BEIJING — China’s foreign reserves reached $2.45 trillion by the end of June, a 15.1 per cent increase year on year, the central bank said Sunday.
However, its reserves increased by only $7.2 billion in the second quarter, a sharp drop from the first quarter when it grew by $47.9 billion, according to the People’s Bank of China. In the last quarter of 2009, reserves surged by $126.5 billion dollars.
The declining euro is a major reason behind the slowing growth of foreign reserves, said the central bank. The exchange rate between the euro and the U.S. dollar had fallen by nearly 20 per cent between the end of 2009 and this May, according to the bank.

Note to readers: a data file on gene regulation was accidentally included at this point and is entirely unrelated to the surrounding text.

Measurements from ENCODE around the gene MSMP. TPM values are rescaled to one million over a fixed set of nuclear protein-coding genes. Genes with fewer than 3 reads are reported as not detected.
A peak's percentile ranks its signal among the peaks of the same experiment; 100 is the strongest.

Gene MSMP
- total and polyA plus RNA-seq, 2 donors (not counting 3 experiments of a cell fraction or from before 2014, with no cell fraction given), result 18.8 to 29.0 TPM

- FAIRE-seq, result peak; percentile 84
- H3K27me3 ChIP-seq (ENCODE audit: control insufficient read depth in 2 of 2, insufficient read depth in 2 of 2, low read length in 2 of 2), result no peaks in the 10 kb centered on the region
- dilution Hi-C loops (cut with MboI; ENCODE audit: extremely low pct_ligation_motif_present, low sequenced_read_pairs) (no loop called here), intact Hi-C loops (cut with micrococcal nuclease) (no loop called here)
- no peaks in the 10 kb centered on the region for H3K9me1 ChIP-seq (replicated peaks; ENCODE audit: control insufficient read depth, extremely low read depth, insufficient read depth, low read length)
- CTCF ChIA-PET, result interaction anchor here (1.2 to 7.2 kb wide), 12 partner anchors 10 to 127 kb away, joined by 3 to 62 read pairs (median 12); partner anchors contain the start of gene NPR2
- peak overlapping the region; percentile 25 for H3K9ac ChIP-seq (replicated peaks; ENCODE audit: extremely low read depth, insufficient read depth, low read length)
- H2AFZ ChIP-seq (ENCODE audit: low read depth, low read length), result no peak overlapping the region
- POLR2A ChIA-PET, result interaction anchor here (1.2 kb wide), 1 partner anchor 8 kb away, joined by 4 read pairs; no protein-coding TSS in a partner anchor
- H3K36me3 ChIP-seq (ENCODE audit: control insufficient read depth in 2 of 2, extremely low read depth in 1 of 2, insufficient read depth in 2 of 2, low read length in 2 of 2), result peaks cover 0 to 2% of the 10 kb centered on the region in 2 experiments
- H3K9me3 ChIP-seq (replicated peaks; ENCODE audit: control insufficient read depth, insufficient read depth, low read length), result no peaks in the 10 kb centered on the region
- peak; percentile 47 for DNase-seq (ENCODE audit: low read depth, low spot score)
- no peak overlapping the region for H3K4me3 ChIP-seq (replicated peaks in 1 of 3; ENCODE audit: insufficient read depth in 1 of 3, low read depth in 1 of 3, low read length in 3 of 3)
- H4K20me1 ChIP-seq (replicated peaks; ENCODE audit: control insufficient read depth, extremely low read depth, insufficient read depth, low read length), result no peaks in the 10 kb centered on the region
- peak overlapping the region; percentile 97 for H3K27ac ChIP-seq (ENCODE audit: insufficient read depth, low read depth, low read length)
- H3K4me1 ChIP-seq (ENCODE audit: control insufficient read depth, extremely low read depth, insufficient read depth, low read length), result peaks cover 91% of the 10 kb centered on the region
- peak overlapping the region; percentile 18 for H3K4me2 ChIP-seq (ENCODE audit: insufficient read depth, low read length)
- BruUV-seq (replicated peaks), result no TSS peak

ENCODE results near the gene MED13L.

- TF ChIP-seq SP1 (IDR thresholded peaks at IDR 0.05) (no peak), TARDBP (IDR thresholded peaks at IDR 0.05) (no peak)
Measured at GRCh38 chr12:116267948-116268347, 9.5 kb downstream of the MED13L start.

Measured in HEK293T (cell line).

The reserves are closely watched in the United States, where China recycles its trade surpluses by buying Treasury securities and other government debt.
It took China a decade to accumulate its first $1 trillion in foreign reserves — which it reached in 2006. But growth has since skyrocketed as trade boomed and the total passed $2 trillion last April. It surged to $2.4 trillion by the end of 2009.
China is the U.S. government’s biggest foreign creditor but has trimmed its Treasury holdings by several billion dollars in recent months.